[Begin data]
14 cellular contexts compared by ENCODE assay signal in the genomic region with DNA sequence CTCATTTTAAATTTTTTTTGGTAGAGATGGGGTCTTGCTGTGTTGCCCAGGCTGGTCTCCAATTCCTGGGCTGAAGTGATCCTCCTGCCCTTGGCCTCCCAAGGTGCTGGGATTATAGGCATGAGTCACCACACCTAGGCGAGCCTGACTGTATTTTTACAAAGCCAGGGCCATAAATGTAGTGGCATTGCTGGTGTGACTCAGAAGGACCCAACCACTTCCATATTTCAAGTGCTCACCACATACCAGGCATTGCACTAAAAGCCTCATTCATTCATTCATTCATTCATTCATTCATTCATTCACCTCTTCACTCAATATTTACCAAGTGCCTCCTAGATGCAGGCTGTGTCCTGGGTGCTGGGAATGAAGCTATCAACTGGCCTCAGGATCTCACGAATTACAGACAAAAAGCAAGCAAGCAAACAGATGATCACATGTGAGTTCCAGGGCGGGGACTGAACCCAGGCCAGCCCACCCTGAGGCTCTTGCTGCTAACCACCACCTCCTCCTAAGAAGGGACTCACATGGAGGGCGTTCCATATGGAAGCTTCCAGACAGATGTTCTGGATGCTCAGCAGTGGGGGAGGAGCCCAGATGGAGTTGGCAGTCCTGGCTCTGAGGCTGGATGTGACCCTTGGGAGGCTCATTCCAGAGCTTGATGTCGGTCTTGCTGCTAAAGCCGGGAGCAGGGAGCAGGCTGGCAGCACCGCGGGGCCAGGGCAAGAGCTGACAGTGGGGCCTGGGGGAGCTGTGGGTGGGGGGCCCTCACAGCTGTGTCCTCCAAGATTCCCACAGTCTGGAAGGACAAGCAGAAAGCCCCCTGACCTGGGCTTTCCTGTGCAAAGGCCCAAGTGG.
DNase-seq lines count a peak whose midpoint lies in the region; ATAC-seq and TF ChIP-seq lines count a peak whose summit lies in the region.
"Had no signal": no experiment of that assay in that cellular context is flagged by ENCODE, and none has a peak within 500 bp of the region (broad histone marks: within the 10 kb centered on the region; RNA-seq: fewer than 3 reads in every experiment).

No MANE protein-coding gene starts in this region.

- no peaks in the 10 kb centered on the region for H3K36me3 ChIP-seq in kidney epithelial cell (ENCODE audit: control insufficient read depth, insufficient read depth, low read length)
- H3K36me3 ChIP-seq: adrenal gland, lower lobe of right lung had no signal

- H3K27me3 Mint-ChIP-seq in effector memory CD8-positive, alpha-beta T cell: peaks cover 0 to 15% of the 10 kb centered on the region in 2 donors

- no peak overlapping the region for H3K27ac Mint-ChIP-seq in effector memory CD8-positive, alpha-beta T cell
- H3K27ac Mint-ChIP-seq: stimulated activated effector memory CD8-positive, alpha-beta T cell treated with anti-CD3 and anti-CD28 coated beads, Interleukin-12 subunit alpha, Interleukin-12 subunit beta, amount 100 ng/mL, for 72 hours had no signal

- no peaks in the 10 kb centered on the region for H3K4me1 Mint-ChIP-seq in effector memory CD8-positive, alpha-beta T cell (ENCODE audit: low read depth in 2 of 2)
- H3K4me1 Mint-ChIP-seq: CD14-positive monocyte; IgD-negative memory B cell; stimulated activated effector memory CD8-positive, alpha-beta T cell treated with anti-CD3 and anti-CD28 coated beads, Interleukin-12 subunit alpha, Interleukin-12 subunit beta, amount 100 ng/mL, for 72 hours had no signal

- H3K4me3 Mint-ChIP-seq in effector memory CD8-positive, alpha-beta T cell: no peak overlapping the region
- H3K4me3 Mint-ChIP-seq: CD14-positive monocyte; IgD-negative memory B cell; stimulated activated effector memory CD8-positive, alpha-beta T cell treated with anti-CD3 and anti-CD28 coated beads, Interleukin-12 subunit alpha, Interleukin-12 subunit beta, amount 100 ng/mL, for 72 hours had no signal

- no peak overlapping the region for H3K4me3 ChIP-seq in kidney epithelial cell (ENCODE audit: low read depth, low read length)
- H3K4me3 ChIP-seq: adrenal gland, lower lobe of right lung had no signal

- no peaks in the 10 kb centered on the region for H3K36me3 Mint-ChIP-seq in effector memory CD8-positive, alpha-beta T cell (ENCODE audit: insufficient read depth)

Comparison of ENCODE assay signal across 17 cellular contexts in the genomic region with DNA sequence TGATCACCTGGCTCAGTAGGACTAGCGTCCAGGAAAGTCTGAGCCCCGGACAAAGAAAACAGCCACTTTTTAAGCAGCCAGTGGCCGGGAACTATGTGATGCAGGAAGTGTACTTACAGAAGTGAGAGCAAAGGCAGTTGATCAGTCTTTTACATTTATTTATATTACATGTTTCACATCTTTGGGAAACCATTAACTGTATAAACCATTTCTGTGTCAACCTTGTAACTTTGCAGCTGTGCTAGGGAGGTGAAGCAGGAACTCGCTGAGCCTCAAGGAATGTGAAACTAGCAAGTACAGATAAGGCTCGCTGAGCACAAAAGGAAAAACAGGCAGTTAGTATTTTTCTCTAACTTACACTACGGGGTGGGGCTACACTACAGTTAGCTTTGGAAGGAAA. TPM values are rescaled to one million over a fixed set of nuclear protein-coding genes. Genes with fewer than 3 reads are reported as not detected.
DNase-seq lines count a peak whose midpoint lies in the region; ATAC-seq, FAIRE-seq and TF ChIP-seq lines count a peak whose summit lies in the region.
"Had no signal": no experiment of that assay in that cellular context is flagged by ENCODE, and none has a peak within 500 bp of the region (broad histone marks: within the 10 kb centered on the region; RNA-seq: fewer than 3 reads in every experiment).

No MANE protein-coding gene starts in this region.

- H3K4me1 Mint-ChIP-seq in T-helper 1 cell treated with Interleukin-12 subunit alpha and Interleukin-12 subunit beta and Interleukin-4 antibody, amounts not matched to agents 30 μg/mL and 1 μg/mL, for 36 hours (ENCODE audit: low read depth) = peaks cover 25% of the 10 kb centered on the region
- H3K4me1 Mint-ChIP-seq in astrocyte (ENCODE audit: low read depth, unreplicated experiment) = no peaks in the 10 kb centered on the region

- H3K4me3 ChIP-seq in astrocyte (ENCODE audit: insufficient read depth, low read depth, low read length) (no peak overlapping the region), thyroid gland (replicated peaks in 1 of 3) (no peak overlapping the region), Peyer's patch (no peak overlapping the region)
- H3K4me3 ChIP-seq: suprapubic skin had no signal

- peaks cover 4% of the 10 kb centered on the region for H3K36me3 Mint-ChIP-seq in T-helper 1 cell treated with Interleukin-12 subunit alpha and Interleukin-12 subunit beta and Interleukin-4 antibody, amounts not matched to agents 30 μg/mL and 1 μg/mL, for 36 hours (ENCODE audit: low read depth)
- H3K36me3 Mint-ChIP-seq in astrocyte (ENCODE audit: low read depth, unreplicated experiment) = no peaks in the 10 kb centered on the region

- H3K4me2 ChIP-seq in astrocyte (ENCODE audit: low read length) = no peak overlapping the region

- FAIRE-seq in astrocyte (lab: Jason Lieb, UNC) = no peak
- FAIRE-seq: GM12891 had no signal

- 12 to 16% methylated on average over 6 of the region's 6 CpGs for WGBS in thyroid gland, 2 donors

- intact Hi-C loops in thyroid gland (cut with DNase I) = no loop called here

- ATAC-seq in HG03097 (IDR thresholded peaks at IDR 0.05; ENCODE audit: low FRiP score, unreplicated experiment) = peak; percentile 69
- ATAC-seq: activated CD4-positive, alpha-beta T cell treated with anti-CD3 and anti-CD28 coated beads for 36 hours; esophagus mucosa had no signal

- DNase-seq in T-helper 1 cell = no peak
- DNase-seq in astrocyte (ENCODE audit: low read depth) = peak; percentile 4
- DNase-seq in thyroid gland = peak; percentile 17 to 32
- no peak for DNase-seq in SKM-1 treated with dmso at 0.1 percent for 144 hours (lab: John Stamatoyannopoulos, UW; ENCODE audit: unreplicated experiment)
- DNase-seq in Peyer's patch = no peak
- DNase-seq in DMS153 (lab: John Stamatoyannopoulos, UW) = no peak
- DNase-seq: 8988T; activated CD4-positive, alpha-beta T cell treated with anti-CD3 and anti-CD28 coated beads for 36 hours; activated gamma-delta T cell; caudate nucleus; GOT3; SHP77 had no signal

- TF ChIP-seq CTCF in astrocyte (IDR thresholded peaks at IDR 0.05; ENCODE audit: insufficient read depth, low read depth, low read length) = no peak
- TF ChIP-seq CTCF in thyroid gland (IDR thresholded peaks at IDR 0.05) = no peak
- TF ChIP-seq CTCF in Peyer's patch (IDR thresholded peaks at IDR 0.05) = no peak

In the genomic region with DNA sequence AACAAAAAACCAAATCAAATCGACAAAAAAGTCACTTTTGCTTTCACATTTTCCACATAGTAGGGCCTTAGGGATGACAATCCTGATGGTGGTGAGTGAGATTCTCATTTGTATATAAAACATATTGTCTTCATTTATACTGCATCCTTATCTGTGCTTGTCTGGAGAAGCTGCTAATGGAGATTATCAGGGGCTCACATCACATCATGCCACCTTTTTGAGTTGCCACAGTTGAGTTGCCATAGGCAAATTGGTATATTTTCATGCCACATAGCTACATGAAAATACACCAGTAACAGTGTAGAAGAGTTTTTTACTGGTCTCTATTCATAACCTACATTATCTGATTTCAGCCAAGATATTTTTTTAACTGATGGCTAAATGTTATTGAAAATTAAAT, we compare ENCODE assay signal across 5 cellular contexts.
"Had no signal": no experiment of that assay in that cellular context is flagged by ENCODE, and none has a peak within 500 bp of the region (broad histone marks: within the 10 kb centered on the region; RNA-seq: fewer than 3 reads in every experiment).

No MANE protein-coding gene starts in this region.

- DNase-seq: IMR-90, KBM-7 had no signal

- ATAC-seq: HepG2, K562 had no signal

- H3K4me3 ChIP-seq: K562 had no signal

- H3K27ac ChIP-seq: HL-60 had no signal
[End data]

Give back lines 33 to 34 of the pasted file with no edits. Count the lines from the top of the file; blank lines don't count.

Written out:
- ATAC-seq: activated CD4-positive, alpha-beta T cell treated with anti-CD3 and anti-CD28 coated beads for 36 hours; esophagus mucosa had no signal

- DNase-seq in T-helper 1 cell = no peak